St. Elmo's fire is a weather phenomenon that produces an electrical discharge on or around a ship or aircraft during a storm. Regarded as a sign of protection from St. Elmo, the patron saint of sailors, the sailors in ancient times believed this "fire" signified salvation since "the phenomenon occurs most often toward the end of a storm."

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At nearly 73 years young, my dad's optimistic attitude has been a steadfast reminder that some good can be found in the bad. For instance, he likes to recall that of all of the flat tires he has ever had, not one has ever happened on a rainy day. And, that time when his tractor wouldn't start? It happened to be parked at the top of the hill, so he was able to coast it into a jump start.

I'm fortunate not only to still have both of my parents, but also to receive their wisdom. In a recent conversation, my dad was discussing his health and how lucky he has been his whole life. Even though he was diagnosed a year ago with an exceptionally rare and aggressive lymphoma that was brought on by decades of immune suppressing medications, the pharmaceuticals sustained his quality of life as rheumatoid arthritis chewed away at his joints.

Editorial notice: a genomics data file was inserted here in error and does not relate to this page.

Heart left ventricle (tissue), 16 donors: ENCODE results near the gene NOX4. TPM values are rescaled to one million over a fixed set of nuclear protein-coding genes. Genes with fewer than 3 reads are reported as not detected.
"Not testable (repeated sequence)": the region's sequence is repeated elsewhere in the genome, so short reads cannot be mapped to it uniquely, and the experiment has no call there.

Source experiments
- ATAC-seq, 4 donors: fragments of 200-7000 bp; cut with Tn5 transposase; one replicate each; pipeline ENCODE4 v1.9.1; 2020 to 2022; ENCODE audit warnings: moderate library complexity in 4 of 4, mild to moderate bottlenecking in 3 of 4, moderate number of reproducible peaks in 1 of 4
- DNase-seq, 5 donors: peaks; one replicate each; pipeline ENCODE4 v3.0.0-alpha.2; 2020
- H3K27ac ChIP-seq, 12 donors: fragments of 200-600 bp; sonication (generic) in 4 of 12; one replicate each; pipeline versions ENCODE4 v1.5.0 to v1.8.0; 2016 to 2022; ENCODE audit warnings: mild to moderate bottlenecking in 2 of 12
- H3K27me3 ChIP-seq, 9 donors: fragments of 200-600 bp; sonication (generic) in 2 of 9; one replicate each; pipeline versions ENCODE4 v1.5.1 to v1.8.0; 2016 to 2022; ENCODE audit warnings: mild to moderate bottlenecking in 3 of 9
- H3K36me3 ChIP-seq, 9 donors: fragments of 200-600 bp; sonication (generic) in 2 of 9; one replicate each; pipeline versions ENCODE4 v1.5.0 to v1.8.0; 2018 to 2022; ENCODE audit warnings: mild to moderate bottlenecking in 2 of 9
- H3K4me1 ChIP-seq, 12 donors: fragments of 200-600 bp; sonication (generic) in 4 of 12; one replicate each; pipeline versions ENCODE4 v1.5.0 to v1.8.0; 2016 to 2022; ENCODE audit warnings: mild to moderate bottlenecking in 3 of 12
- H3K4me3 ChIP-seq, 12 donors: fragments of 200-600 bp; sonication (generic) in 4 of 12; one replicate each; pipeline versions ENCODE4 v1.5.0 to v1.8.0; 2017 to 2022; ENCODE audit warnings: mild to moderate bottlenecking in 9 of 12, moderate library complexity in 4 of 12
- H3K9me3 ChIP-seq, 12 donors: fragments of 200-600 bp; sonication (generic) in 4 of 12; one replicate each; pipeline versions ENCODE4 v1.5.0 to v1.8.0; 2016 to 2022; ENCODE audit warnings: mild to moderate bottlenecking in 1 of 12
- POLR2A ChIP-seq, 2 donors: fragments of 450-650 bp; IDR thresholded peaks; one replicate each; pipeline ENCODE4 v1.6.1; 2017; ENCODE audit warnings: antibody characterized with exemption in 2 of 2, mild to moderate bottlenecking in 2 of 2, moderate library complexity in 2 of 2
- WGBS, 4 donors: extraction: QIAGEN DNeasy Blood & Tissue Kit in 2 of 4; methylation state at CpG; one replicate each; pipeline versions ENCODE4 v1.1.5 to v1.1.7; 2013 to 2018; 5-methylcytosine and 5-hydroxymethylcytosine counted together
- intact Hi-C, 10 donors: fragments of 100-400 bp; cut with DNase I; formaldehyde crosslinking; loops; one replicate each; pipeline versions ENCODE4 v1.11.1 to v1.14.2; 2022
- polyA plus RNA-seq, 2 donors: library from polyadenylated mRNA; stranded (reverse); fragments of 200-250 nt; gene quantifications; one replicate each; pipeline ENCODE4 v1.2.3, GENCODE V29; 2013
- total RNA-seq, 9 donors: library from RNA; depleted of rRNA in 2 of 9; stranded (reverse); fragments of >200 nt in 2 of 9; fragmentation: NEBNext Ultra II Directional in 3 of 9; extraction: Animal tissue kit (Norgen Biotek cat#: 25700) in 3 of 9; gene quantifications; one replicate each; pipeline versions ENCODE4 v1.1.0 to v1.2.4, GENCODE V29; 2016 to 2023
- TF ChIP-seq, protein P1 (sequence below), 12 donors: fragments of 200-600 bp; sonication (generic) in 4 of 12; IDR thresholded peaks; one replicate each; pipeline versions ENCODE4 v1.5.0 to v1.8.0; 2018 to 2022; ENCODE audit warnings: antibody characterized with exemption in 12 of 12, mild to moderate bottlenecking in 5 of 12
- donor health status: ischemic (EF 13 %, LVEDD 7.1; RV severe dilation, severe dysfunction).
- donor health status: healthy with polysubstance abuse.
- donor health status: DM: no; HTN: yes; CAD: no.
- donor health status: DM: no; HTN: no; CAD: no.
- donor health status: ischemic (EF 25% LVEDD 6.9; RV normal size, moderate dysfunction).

As we were discussing his treatments, Dad shared that, so far, his system has responded better than anticipated to the new cocktails of chemo and COVID-isolation. His doctor even mentioned that the final stage of treatment could leave my dad free of the arthritis he has battled for years since his new immune system may not know that it was attacking his joints.

In talking with him, I realized that even now we have our own versions of St. Elmo's fire that offer us hope in times of darkness and storms. For Dad, it's hope for treatment that will erase decades of pain. For many of us who work in senior services, throughout the pandemic our shared St. Elmo's fire has been the development and distribution of a successful vaccine. We looked for that "light" with the hope that we could once again return to normal.

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"But now St. Elmo's fire appeared, which they had so longed for, it settled...and gave them hope of calmer airs." -- from "Orlando Furioso" by Ludovico Aristo (1516)

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Dad was commenting on his experience so far. With a jovial smile, he joked about the "knitting needle" they used to position and install the central venous catheter above his right pectoral muscle for the treatments. He shared, surprisingly, that has not been the worst part. Instead, Dad said, he misses seeing people's smiles--hidden behind their masks--as they help him through his sessions.

To you, our members, and all who are serving and caring for seniors, may your compassion continue to be the St. Elmo's fire that brings peace and calm to others in times of uncertainty.